Learning · Projects

Don’t Worry, Be Happy

 

 

 

I remember loving the song, “Don’t Worry, Be Happy,” when I was growing up, and I still love it to this day. Lately I have been finding myself getting down and worrying about a lot of things I can’t change. I want to fix everything to make my family happy all the time, I want to have more friends that I really feel I can connect with that live on the same continent–or better yet, the same city in the same state!–, and I want to be comfortable and capable in my new job. I don’t want to worry, I want to be happy!

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A few years ago, before I got the opportunity to work exclusively as a teacher of small children, I made the page above in my art journal. Amazingly, I’ve done a lot of the things listed: I’ve gone to Italy and Spain, I’ve sort of joined a book club (though it only consists of my sister-in-law and myself), I started Drawing on the Right Side of the Brain (though I didn’t finish–ahem), and I’ve gone paragliding (though I know that’s not the same as parasailing!). I’ve been researching soup kitchens and Habitat for Humanity, and we’ve been looking at houses with a Realtor, so we’ll be getting our chance to make our first house a home.  And, probably most significant at the moment, I am now working in a cafe.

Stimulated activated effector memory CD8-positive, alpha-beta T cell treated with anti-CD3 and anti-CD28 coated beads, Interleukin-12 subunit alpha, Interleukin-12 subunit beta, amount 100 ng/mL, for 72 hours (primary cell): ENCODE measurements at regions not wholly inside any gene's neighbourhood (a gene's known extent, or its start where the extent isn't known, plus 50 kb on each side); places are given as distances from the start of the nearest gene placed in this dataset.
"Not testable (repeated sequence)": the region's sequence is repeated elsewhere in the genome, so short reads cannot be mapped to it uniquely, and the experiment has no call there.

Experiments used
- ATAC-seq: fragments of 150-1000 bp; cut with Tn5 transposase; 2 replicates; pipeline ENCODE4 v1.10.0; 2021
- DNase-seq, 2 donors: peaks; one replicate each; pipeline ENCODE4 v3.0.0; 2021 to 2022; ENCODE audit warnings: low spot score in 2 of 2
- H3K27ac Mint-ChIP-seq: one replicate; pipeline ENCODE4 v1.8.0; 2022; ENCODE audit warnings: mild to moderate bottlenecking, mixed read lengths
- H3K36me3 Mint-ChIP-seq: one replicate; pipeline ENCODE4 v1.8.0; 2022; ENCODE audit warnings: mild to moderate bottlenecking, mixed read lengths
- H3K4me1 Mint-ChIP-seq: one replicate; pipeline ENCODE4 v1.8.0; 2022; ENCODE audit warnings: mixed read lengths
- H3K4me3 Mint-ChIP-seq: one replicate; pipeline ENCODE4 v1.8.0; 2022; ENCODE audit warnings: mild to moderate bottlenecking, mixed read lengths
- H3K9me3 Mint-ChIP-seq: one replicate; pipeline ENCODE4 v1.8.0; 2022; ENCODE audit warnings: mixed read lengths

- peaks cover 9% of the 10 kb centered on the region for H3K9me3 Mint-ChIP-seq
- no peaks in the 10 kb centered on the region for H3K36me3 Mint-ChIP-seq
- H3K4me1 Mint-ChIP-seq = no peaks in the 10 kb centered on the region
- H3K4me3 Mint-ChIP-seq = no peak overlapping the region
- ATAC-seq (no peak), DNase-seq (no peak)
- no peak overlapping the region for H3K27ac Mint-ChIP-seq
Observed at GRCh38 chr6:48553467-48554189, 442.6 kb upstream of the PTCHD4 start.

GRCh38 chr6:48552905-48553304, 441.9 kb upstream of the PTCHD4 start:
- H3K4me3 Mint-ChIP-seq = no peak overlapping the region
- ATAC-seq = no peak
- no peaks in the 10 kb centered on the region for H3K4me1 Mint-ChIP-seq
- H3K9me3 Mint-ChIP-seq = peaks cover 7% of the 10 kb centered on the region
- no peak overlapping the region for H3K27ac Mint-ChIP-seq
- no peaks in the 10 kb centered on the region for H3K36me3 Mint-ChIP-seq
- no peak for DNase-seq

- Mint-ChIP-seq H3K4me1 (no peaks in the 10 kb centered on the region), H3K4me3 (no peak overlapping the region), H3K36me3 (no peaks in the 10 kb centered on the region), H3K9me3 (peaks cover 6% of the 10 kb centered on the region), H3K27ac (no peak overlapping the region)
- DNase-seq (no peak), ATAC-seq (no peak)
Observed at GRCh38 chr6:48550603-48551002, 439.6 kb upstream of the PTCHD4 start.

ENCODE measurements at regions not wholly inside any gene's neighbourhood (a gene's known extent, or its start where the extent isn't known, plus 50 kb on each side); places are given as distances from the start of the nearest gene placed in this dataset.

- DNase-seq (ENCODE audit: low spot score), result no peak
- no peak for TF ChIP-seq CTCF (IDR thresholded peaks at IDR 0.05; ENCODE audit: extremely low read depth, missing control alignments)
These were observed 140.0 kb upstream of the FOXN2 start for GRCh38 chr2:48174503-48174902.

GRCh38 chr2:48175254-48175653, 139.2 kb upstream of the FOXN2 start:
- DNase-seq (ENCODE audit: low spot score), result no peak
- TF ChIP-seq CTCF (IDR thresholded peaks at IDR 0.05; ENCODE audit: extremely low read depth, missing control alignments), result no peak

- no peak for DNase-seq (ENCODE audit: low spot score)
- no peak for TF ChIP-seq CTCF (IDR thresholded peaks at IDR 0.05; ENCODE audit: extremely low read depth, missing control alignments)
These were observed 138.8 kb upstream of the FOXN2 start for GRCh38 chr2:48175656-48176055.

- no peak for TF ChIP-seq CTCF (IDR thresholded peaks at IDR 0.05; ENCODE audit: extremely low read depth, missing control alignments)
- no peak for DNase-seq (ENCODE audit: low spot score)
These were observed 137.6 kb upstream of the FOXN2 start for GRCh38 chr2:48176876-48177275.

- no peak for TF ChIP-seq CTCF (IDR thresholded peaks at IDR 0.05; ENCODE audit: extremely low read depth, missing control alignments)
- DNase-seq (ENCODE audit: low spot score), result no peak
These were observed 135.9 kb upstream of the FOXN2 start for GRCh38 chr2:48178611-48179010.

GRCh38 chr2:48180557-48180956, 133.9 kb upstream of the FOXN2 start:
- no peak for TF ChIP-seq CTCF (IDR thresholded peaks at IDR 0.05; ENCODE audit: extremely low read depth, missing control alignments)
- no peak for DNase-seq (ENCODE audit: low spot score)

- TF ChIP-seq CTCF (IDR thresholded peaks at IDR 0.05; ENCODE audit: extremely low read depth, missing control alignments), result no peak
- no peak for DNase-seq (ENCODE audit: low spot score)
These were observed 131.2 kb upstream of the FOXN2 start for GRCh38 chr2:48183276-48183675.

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Around the same time that I made that page, I made this one above with a “mantra.” I came up with the mantra through an exercise in an art journaling class I was taking, and when it came out be the following, I was really excited:

“I want to electrify the lives of children by broadening their horizons and teaching them to navigate life with energy, curiosity, creativity and optimism!”